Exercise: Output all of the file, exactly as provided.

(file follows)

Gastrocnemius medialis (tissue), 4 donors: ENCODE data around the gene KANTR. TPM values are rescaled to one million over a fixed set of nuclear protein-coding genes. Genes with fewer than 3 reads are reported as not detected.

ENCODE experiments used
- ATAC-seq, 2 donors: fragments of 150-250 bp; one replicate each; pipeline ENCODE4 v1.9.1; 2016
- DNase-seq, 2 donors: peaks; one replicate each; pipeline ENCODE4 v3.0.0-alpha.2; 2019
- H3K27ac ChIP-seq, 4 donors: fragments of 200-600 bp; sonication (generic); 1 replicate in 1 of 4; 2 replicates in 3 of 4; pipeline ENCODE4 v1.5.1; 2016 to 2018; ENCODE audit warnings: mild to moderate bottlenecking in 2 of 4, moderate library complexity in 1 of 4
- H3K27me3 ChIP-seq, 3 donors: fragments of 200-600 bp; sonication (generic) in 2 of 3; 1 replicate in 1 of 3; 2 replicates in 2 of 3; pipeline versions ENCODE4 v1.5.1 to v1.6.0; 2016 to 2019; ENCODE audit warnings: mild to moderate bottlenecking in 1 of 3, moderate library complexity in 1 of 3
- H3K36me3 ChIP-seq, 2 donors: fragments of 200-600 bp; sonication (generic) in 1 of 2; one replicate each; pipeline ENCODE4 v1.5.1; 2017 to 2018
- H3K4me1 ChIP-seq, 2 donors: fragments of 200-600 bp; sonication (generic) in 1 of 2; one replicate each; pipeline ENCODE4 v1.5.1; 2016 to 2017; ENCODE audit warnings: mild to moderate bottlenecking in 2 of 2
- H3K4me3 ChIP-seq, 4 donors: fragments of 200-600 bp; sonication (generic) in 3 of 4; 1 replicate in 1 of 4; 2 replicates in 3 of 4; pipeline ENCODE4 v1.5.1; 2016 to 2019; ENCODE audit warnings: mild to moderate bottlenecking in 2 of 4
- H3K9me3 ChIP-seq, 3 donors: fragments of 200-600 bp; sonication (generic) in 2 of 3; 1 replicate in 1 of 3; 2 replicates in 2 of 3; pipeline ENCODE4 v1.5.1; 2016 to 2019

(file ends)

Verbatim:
Gastrocnemius medialis (tissue), 4 donors: ENCODE data around the gene KANTR. TPM values are rescaled to one million over a fixed set of nuclear protein-coding genes. Genes with fewer than 3 reads are reported as not detected.

ENCODE experiments used
- ATAC-seq, 2 donors: fragments of 150-250 bp; one replicate each; pipeline ENCODE4 v1.9.1; 2016
- DNase-seq, 2 donors: peaks; one replicate each; pipeline ENCODE4 v3.0.0-alpha.2; 2019
- H3K27ac ChIP-seq, 4 donors: fragments of 200-600 bp; sonication (generic); 1 replicate in 1 of 4; 2 replicates in 3 of 4; pipeline ENCODE4 v1.5.1; 2016 to 2018; ENCODE audit warnings: mild to moderate bottlenecking in 2 of 4, moderate library complexity in 1 of 4
- H3K27me3 ChIP-seq, 3 donors: fragments of 200-600 bp; sonication (generic) in 2 of 3; 1 replicate in 1 of 3; 2 replicates in 2 of 3; pipeline versions ENCODE4 v1.5.1 to v1.6.0; 2016 to 2019; ENCODE audit warnings: mild to moderate bottlenecking in 1 of 3, moderate library complexity in 1 of 3
- H3K36me3 ChIP-seq, 2 donors: fragments of 200-600 bp; sonication (generic) in 1 of 2; one replicate each; pipeline ENCODE4 v1.5.1; 2017 to 2018
- H3K4me1 ChIP-seq, 2 donors: fragments of 200-600 bp; sonication (generic) in 1 of 2; one replicate each; pipeline ENCODE4 v1.5.1; 2016 to 2017; ENCODE audit warnings: mild to moderate bottlenecking in 2 of 2
- H3K4me3 ChIP-seq, 4 donors: fragments of 200-600 bp; sonication (generic) in 3 of 4; 1 replicate in 1 of 4; 2 replicates in 3 of 4; pipeline ENCODE4 v1.5.1; 2016 to 2019; ENCODE audit warnings: mild to moderate bottlenecking in 2 of 4
- H3K9me3 ChIP-seq, 3 donors: fragments of 200-600 bp; sonication (generic) in 2 of 3; 1 replicate in 1 of 3; 2 replicates in 2 of 3; pipeline ENCODE4 v1.5.1; 2016 to 2019